One would think that as scribbled medical files have been replaced by computerized records, and medical staffers can easily consult with drug databases and colleagues worldwide, the number of medical errors and cases of malpractice in hospitals and clinics would have been significantly reduced. Nevertheless, they continue to occur, often in other forms. Risk-management experts say errors cannot be eliminated completely, but briefings of surgical teams before every operation, packaging drugs to differentiate among them, reviews of medical data entered into computers, backup, monitoring and other techniques could do a lot to bring down the number of incidents. Just as importantly, shifts made inordinately long due to the shortage of physicians and nurses must be shortened so that errors do not result solely from fatigue. Deaths due to medical error are difficult to identify. US estimates range from 44,000 to 98,000 a year. It is certainly riskier than flying. HOW TO reduce medical errors and malpractice was the subject of a recent full-day conference held in the Knesset auditorium, organized by the Ariel University Center in Samaria and initiated by Kadima MK and trained gynecologist and lawyer Rachel Adato. Knesset Speaker Reuven Rivlin said that while most medical treatment ends to the satisfaction of both carer and patient, the public hears of medical errors from the media and tends to become nervous about being hospitalized. In fact, a Geocartography poll conducted for the conference found that almost 40 percent of a representative sample thought medical negligence was quite common, and that staffers whose carelessness caused harm rarely got punished. Two-thirds of people in the sample believed their health was liable to be harmed due to nosocomial (in-hospital) infections or other problems, not including the condition for which they were admitted. "We put our health and lives in the hands of medical staffers. They are very devoted, but also pressed by work," Rivlin said. "One needs to strike a balance between staffers' awareness of preventing medical errors, and regulation by the Health Ministry." DR. ZE'EV AHARONSON, head of the medical division of Kupat Holim Meuhedet (the country's third-largest health fund), noted that "there can be an error in diagnosis, imaging or lab results, drug dosage or identification, surgery or medical equipment. X-rays can be sent to the wrong file." In addition, it is harder today to identify hospital patients than in the past. "Before, doctors knew their patients. Since paper medical files were replaced, everything has been computerized," said Aharonson. "You may have several patients with the same name. Some hospitals include a photo of each patient in their databases to reduce errors. We are the in-between generation, in which computers do not prevent all errors. Hospital staffers must follow up test results and alter the computerized records exactly. If there are two patients with the same surname, the wrong bar code for tests could be entered into files." He advised patients to ask questions, annually bring a list or bag of drugs taken for the doctor to assess, make sure to get printed results after tests, understand what an operation involves and appoint someone to make decisions on their behalf in case they are unable to do so. Patients should also feel free to get a second opinion before any major procedure, he said. THE HEALTH FUND'S top physician noted that in recent years, many developed countries have recognized the need to grant immunity to medical personnel who report error. "If you immediately punish for errors, you won't get any reports, and the same type of errors will continue to happen," said Aharonson. "One error is not involved. Health systems must identify the cascade of errors that lead to a major safety problem." The Health Ministry's new director-general, Dr. Eitan Hai-Am, strongly endorsed the no-fault policy for honest mistakes. "I think that at the end, we should adopt Denmark's practice, in which everyone has to report errors, and an impartial state body investigates and makes sure there is change. It will not release identifying information. Over 89 percent of errors are due to faults in the system," he said. But surprisingly, Deputy Health Minister Ya'acov Litzman, who arrived at the end and did not hear his directorgeneral's lecture, said later that he opposed a no-fault system and preferred transparency. MORE PEOPLE die of inappropriate or conflicting medications in the US than of diseases, said Dr. Arik Kahana, director of the risk management unit at the private Assuta Medical Centers. "Errors are the biggest cause of death there except for heart disease and cancer." He added that doctors' and nurses' communications with patients and their families were very important. "All patients insist on the newest technology, want to decide who does it and where, want it now, prefer not to pay for it from their pockets and want it to succeed. Medicine is an autonomous profession; physicians can make decisions alone, even when convention is different - but they must keep records and explain their decisions to help protect themselves against malpractice suits. Nobody goes to work planning to make an error." There are unforgivable errors such as operating on the wrong part of the body, administering the wrong drugs or giving the wrong dosage, he said. Ink markers are often used before an operation so surgeons will not err, but if the same marker is used on many patients, it can spread germs. "Hospitals and health funds have an inherent interest in preventing errors," concluded Kahana, "because of the short-and long-term costs of risk, the cost of investigation, the harm to their reputations, legal costs and rising malpractice insurance premiums." DISEASES ARE more complicated than ever, said Dr. Shoshi Goldberg, director of nursing at Sheba Medical Center, the country's largest hospital. "There's a great deal of knowhow and better environments and equipment in Israeli hospitals. But despite this, we sometimes risk the health of patients and even ourselves," said Goldberg. "There should be more interdisciplinary teams that minimize the number of errors. A patient could be moved from one department to another, but his injection pump may not move with him. The drug protocol in the next department could be different, endangering the patient. Bottles that look the same but hold different drugs can easily cause confusion. If a nurse gives the wrong dosage, she is responsible but not to blame; the nurse is at the front, but the hospital is to blame. Hospitals have to create a culture of reporting errors, but staffers won't do it if it puts a colleague in danger." THERE IS a higher risk for error when people are unfamiliar with the tasks and lack time and when there is inadequate checking, said Prof. Yossi Mekori, dean of Tel Aviv University's Sackler Medical Faculty. Medical students at the school are now exposed to many lectures on avoiding errors. "Fatigue, stress, hunger, illness, language and cultural factors are common causes. We do simulation exercises, and there are small group discussions based on observed errors and case studies. We have studied how other industries such as aviation work to prevent mistakes," the dean said. "Less energy must be expended on blame and more on finding how an error occurred. Students are required to discuss errors they observed in hospitals. We try to help students become leaders in patient safety," he went on. "This is a positive cultural shift, although it may create some tension between a student and a physician. In the past, when a medical student saw that a senior surgeon failed to complete a pre-operation checklist, he had to shut up because the surgeon was 'always right.' Today, it is permissible and even demanded to speak up. We try to teach students to be active." Some 4,500 civilian malpractice suits are filed here in an average year, said Prof. Chaim Hershko, the senior ELECTRONIC record keeping was supposed to make errors in prescription and dosage a thing of the past. That's not the way it worked out. EXPLAINING THE role of the media, which are generally very aggressive in reporting medical errors and malpractice, ministry deputy directorgeneral for information Ya'ir Amikam deplored sensational headlines such as the one that covered most of the front page of Yediot Aharonot the day before the conference: "31 years old, healthy, dead of swine flu." But understanding that publishers' drive to make money may conflict with their better judgement makes his job a bit less frustrating, he said. Cabinet ministers are acutely aware of alleged scandals reported by the media, and usually demand immediate investigations and explanations from their underlings. "The media and the health system thus do not speak the same language, due to the different deadlines and aims," Amikam said. "Increasing transparency to the media can bring about a better relationship between government and the media, and can even increase safety." ministry official who is the address for patients' complaints against medical personnel. "But my office receives only about 20 complaints a week that could lead to sanctions. Most cases don't come to me because we don't hand out money. People who want money go straight to the courts." Hershko informs the institution that employs the person against whom a complaint is filed. Then, if necessary, a committee of at least two experts prepares a report that examines both individual and system problems. "It's legitimate to punish a doctor who did wrong, but statistics show that out of 100 malpractice cases, 5% of the physicians are responsible for at least half," he said. "These repeaters must be identified so action can be taken and future mistakes prevented." Many errors, he stressed, "are made by good doctors who make the wrong decisions, are not familiar with the latest medical literature, choose the wrong technique or carry it out badly. They can be better trained, and preventing errors in this way must be institutionalized. Many errors, said the ministry ombudsman, are due to automatic behavior; if there are two drugs in the same packaging, a tired nurse can get confused in the middle of the night." He advised that "if a genuine error were committed, the medical institution should apologize in a straightforward way, make fair settlement offers, involve the family and carry out a visible institutional effort to avoid similar events in the future. Rare cases of 'bad apples' should be dealt with aggressively." As for patients, if they want to reduce their risk of being victims of errors, they should "be friendly with those who treat them; be selective with their questions so as not to be regarded as a pest, but firm and inquisitive; make sure they are properly identified; and speak up when things go wrong."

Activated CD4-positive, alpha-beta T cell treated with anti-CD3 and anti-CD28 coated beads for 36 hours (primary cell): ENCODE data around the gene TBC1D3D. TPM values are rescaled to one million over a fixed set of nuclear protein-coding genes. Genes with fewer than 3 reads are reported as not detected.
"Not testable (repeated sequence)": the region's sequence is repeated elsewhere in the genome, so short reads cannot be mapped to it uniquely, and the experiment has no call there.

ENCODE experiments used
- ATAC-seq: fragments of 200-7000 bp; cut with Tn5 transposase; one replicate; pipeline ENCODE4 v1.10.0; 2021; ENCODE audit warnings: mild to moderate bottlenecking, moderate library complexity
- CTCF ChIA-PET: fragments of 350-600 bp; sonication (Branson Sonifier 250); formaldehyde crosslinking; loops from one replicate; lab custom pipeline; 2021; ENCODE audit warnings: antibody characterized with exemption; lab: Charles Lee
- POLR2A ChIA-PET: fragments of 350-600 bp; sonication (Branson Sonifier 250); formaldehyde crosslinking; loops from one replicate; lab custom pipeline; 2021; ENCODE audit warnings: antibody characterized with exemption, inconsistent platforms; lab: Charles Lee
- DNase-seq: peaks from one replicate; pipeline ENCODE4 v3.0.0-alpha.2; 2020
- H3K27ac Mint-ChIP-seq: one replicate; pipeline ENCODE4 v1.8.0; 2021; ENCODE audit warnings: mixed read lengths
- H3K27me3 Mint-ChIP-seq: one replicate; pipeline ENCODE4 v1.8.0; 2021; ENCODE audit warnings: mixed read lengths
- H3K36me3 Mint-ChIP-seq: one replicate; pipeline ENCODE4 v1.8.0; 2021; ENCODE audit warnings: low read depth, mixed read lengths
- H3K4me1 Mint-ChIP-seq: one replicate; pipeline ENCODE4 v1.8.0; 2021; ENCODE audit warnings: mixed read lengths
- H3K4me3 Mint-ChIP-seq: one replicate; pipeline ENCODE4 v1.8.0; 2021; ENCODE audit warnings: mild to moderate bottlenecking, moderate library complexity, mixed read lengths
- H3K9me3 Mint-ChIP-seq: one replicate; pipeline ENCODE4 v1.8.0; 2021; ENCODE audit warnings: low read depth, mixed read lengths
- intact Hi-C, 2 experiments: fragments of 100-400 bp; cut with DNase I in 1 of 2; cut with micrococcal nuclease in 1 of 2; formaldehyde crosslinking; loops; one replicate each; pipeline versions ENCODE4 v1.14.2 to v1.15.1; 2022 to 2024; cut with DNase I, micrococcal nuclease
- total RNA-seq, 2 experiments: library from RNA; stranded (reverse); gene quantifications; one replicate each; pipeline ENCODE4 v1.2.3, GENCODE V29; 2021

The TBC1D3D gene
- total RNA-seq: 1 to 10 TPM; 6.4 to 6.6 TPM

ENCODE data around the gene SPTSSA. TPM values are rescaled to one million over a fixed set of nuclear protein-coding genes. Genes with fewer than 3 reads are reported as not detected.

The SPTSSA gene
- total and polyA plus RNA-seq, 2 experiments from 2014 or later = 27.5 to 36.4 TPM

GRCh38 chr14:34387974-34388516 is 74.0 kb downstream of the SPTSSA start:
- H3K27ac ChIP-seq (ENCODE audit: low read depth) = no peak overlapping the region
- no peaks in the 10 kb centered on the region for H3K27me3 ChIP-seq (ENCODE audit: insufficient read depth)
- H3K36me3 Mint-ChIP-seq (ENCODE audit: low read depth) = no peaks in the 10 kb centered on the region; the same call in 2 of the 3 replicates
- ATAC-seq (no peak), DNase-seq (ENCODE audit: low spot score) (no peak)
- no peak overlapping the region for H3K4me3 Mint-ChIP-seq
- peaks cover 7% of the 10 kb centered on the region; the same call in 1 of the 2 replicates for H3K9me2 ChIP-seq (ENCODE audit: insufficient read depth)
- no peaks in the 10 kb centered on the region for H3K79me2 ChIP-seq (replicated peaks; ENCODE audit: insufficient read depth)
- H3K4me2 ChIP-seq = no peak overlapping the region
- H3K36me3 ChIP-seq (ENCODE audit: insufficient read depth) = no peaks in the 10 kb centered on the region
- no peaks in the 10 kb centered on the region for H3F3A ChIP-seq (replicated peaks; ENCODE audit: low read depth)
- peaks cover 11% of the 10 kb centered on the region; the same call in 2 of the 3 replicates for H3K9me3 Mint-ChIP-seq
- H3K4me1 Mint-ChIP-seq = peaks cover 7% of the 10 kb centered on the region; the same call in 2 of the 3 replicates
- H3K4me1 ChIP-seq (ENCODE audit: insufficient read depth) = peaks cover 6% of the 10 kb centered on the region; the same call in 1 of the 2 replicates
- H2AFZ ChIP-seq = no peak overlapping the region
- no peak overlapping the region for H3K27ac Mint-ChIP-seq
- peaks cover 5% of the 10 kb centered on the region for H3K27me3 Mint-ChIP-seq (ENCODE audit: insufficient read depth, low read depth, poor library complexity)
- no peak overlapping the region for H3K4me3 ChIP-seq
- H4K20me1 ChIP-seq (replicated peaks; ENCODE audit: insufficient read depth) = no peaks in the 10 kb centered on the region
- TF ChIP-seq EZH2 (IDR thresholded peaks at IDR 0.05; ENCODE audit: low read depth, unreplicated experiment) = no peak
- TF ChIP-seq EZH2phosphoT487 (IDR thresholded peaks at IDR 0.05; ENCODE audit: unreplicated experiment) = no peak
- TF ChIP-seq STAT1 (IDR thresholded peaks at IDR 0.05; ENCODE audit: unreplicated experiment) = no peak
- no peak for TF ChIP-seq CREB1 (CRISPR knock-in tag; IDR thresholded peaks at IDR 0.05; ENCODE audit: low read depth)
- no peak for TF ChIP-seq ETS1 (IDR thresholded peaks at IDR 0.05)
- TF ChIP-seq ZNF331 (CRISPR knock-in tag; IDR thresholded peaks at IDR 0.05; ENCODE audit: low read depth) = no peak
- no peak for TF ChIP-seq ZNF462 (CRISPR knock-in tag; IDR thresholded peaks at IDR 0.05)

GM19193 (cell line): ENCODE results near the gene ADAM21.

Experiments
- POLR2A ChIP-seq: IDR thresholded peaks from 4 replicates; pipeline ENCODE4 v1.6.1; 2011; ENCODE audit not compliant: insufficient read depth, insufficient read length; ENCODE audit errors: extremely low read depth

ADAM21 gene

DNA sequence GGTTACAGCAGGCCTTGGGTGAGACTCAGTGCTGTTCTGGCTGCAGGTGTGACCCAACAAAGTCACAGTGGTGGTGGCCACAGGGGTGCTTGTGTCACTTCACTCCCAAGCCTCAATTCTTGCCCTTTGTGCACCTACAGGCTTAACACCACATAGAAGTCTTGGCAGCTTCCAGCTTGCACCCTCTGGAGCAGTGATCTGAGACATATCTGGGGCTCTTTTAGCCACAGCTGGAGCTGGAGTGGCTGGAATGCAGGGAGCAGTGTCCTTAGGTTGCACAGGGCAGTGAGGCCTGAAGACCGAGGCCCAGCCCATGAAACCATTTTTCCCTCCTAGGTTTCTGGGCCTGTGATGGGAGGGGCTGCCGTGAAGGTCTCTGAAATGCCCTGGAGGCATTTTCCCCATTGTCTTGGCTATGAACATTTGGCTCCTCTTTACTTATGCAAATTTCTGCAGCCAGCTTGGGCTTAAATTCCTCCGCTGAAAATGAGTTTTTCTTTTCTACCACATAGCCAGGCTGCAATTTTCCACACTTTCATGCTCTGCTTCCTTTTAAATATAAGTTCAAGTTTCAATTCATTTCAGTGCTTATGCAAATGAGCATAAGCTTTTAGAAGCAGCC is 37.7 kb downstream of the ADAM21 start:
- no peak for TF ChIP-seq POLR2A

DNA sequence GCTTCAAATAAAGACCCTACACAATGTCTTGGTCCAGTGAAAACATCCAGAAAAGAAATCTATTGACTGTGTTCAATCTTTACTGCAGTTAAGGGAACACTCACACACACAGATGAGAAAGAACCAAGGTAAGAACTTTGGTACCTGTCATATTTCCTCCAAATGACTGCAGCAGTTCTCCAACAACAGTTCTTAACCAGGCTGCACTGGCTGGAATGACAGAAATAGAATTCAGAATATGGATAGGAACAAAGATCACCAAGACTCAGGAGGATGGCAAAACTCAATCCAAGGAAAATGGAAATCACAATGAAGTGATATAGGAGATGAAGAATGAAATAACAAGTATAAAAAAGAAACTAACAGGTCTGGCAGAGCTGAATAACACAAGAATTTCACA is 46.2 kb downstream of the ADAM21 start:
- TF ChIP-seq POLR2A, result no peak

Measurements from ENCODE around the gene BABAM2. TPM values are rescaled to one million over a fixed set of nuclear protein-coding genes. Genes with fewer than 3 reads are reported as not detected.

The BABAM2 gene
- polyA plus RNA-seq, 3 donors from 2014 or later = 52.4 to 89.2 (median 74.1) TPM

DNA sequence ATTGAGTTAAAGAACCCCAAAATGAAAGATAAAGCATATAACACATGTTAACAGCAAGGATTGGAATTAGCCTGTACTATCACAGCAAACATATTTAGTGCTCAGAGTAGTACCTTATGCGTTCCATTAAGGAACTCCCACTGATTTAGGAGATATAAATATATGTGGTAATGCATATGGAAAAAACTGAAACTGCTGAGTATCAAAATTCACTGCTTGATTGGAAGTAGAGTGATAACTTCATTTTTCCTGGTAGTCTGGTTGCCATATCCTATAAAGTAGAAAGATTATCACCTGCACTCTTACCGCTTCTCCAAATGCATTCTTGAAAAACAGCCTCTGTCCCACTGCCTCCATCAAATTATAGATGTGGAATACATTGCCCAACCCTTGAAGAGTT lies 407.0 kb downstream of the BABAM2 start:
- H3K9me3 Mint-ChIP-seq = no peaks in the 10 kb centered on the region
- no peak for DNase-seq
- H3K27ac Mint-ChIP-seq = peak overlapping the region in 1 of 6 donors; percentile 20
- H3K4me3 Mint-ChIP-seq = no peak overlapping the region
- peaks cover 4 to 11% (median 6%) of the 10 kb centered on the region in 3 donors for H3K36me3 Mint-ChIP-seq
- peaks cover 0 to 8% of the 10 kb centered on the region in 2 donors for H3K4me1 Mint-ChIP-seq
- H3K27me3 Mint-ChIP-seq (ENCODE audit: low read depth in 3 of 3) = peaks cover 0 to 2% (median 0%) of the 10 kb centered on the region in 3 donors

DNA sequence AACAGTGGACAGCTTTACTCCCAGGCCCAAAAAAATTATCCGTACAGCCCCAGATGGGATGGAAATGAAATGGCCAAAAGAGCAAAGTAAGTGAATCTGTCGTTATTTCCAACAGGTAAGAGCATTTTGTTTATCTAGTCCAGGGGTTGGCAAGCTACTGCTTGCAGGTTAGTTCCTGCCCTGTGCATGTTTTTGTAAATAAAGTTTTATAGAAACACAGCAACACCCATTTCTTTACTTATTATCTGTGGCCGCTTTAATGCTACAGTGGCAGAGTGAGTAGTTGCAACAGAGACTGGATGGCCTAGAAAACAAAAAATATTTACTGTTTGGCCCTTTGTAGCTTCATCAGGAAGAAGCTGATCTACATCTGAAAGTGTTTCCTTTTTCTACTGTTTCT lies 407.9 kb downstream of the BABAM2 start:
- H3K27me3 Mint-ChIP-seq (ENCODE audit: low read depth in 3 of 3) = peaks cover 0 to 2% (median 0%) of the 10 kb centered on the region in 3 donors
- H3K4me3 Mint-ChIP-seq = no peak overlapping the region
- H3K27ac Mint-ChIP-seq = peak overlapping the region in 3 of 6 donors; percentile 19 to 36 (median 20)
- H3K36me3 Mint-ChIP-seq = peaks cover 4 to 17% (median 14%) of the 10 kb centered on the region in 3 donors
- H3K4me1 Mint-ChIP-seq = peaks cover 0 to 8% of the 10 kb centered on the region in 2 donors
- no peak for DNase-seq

Related Content

[illustrative photo]
September 24, 2011
Diabetes may significantly increase risk of dementia

By UNIVERSITY OF MICHIGAN HEALTH SYSTEM